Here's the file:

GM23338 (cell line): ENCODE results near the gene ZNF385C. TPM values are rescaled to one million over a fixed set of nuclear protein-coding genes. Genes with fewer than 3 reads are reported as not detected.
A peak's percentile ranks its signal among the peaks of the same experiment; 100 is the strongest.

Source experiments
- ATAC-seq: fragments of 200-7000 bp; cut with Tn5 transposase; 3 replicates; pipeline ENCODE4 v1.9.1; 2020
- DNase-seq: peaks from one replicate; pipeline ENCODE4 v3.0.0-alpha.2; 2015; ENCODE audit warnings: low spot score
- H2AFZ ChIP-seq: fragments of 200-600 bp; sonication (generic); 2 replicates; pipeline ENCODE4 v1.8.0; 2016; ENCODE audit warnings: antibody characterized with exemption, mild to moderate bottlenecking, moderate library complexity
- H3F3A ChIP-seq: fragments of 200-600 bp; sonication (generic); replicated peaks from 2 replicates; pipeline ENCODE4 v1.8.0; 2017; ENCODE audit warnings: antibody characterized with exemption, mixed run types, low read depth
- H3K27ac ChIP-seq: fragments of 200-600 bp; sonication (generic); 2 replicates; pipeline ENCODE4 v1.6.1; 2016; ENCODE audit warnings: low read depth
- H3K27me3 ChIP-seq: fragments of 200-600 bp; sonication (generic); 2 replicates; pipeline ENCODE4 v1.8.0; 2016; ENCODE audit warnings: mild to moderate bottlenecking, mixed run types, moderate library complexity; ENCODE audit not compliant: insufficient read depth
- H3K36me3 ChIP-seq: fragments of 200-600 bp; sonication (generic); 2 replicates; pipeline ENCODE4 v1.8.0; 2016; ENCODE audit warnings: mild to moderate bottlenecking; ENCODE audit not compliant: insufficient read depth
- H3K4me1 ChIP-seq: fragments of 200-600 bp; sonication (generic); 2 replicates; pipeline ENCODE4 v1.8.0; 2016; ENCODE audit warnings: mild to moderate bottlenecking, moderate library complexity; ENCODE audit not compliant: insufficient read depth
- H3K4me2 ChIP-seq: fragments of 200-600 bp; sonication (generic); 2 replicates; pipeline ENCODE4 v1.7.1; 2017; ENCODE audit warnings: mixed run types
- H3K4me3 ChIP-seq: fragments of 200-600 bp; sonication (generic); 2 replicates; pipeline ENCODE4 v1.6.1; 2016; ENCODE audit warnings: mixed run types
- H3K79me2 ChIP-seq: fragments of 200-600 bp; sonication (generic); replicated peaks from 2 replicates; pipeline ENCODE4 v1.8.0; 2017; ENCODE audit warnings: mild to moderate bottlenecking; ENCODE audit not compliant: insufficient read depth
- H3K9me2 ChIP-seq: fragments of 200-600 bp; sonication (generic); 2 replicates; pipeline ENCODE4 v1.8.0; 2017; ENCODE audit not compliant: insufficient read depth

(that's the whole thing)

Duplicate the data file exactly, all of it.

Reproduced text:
GM23338 (cell line): ENCODE results near the gene ZNF385C. TPM values are rescaled to one million over a fixed set of nuclear protein-coding genes. Genes with fewer than 3 reads are reported as not detected.
A peak's percentile ranks its signal among the peaks of the same experiment; 100 is the strongest.

Source experiments
- ATAC-seq: fragments of 200-7000 bp; cut with Tn5 transposase; 3 replicates; pipeline ENCODE4 v1.9.1; 2020
- DNase-seq: peaks from one replicate; pipeline ENCODE4 v3.0.0-alpha.2; 2015; ENCODE audit warnings: low spot score
- H2AFZ ChIP-seq: fragments of 200-600 bp; sonication (generic); 2 replicates; pipeline ENCODE4 v1.8.0; 2016; ENCODE audit warnings: antibody characterized with exemption, mild to moderate bottlenecking, moderate library complexity
- H3F3A ChIP-seq: fragments of 200-600 bp; sonication (generic); replicated peaks from 2 replicates; pipeline ENCODE4 v1.8.0; 2017; ENCODE audit warnings: antibody characterized with exemption, mixed run types, low read depth
- H3K27ac ChIP-seq: fragments of 200-600 bp; sonication (generic); 2 replicates; pipeline ENCODE4 v1.6.1; 2016; ENCODE audit warnings: low read depth
- H3K27me3 ChIP-seq: fragments of 200-600 bp; sonication (generic); 2 replicates; pipeline ENCODE4 v1.8.0; 2016; ENCODE audit warnings: mild to moderate bottlenecking, mixed run types, moderate library complexity; ENCODE audit not compliant: insufficient read depth
- H3K36me3 ChIP-seq: fragments of 200-600 bp; sonication (generic); 2 replicates; pipeline ENCODE4 v1.8.0; 2016; ENCODE audit warnings: mild to moderate bottlenecking; ENCODE audit not compliant: insufficient read depth
- H3K4me1 ChIP-seq: fragments of 200-600 bp; sonication (generic); 2 replicates; pipeline ENCODE4 v1.8.0; 2016; ENCODE audit warnings: mild to moderate bottlenecking, moderate library complexity; ENCODE audit not compliant: insufficient read depth
- H3K4me2 ChIP-seq: fragments of 200-600 bp; sonication (generic); 2 replicates; pipeline ENCODE4 v1.7.1; 2017; ENCODE audit warnings: mixed run types
- H3K4me3 ChIP-seq: fragments of 200-600 bp; sonication (generic); 2 replicates; pipeline ENCODE4 v1.6.1; 2016; ENCODE audit warnings: mixed run types
- H3K79me2 ChIP-seq: fragments of 200-600 bp; sonication (generic); replicated peaks from 2 replicates; pipeline ENCODE4 v1.8.0; 2017; ENCODE audit warnings: mild to moderate bottlenecking; ENCODE audit not compliant: insufficient read depth
- H3K9me2 ChIP-seq: fragments of 200-600 bp; sonication (generic); 2 replicates; pipeline ENCODE4 v1.8.0; 2017; ENCODE audit not compliant: insufficient read depth